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At the closing circle I choked up. I had an overwhelming sense of euphoria. Empowerment. And a humbleness and thankfulness that I had the opportunity to be in the room with so many inspirational and generous people. To fill my mind with the richness of their conversation, be inspired by their stories and journeys and hope that together we can make a difference and move forwards.

I’m not sure I made much sense to anyone I talked to when the circle closed. All the ideas came babbling out of my mouth at a hundred miles an hour. I couldn’t sit still. I was dazed. Exhausted but energised at the same time. I felt like I was radiating a glow not too dissimilar to the orange light of that we had gotten accustomed to over the last few days.

The closing didn’t feel like an ending. It just felt like a “see you later”. Like these ideas and discussions weren’t over yet. That the next chapters were still waiting to be written. And I hope that all the things we discussed and all the action we committed to take bear fruit and that many wonderful things come from the last three days.

Thank you to all those I knew before and who travelled with me, thank you to those of you I met along the way and to all those I didn’t get to chat to – thank you as well. Thank you to Flo for the hugs when I was a bag of emotions at the end of the circle and thank you to Improbable and the organisers for enabling this to happen. What happened was the only thing that could have happened.

Here’s to the future.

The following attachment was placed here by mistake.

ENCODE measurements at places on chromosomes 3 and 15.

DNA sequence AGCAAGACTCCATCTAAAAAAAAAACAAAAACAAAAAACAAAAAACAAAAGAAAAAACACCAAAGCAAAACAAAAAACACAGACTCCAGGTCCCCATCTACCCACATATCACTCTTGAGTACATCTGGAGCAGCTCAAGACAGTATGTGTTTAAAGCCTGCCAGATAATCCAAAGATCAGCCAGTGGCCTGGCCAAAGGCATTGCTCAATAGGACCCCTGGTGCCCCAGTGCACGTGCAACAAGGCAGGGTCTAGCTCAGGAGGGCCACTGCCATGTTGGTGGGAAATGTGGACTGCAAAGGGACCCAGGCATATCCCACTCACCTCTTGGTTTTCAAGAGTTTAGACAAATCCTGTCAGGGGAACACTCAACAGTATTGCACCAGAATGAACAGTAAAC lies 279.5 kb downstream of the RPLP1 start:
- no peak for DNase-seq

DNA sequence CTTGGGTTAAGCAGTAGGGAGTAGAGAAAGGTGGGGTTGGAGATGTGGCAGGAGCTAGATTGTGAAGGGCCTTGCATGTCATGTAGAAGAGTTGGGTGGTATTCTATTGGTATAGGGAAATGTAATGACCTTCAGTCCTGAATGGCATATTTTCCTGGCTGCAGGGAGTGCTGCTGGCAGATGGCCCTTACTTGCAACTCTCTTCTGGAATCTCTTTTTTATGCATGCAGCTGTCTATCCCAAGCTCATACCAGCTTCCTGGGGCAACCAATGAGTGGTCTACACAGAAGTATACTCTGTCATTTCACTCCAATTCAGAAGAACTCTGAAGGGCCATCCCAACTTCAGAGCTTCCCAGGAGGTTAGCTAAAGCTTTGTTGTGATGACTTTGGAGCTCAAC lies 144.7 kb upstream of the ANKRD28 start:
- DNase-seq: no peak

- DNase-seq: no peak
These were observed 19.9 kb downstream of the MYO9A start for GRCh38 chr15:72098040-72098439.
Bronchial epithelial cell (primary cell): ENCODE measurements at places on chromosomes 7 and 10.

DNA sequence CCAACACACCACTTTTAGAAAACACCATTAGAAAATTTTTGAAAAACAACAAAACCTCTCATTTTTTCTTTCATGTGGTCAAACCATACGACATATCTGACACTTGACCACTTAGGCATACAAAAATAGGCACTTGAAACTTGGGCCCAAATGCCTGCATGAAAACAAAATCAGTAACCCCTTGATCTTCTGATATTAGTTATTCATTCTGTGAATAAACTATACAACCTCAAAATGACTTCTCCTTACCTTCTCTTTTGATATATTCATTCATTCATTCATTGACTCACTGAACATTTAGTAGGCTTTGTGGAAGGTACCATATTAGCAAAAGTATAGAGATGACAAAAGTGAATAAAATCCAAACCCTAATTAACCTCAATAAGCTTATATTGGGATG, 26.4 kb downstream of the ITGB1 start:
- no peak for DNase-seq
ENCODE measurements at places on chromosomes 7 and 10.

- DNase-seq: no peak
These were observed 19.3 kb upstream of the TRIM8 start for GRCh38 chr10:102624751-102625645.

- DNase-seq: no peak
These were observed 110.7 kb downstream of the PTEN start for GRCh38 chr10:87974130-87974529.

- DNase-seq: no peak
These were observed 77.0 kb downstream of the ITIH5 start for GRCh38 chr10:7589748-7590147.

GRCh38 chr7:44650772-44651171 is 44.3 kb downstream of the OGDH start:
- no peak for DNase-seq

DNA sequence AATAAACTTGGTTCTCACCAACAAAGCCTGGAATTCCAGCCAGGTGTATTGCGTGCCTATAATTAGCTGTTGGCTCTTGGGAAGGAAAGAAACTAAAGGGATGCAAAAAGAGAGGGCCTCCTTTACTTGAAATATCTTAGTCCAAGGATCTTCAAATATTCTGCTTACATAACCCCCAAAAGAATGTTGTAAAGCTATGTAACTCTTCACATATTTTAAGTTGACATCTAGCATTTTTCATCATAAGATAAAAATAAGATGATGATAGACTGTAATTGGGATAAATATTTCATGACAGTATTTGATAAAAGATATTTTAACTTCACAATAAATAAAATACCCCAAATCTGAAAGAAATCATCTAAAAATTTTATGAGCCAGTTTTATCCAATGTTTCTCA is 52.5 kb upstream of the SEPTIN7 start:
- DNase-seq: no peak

x

 

Contact / Social Media:

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Email: info@theatrebath.co.uk    –   mail@lukejohnemmett.co.uk

Repetition, Patterns and Déjà vu

Patterns, patterns everywhere. Things that seem to keep on reoccurring. Repetition.

This is going to be a bit of a ramble and I’m not sure where it’s heading but I felt the need to write it down. So here goes…

Do you ever feel that no matter how much things change, certain aspects of your life seem to loop back around again? Things go full circle. Not to go too Lion King on you but it’s very much “circle of life”. 

I’ve been noticing lots of things recently with family members and friends and I keep seeing patterns emerging. My life is very different now compared to when I was a child but recently I’ve seen events loop back around again and patterns of behaviour that I haven’t seen for probably 20 years are returning to those around me.

It’s surreal and unsettling. And hard to write about in detail without revealing too much about those involved.

My nieces are staying with us at the moment. One is 4 and the other is 11. The 11 year old in particular is almost experiencing the same issues that I had at school and it’s horrible to watch. It’s like looking through a portal in time and seeing yourself and watching yourself go through some pretty tough things. And again feeling powerless to do anything about it. She won’t accept help and the school are being less than great at sorting things out. 

We’ve had a lot of stuff to deal with over the last few years but recently it seems like the family is dealing with things by reverting back to patterns of behaviour from a long time ago and it’s weird to be a part of it. It’s weird to watch. And I don’t like it.

I’ve always been a big believer of carving my own path and being able to change to move forward. But I’m beginning  to wonder how much of the changes are real and how many are superficial, on the surface. Or perhaps we think things have changed and trick ourselves into believing they have when actually all we’re doing is acting out what looks like a change. Convincing ourselves that we are doing things differently. When actually, fundamentally nothing is really different. And when things begin to fall around you the false wall of protection comes hurtling down exposing an uncomfortable reality behind it. That there are certain mannerisms and behaviours that we revert back to when everything else fails. A core being that is at the base of what makes us who we are and to some degree is an unchangeable beast.

I am intrigued by it to say the least and although things have been tough it is interesting to watch these patterns emerge and perhaps when things calm down I’ll be able to understand them better.

Watch this space!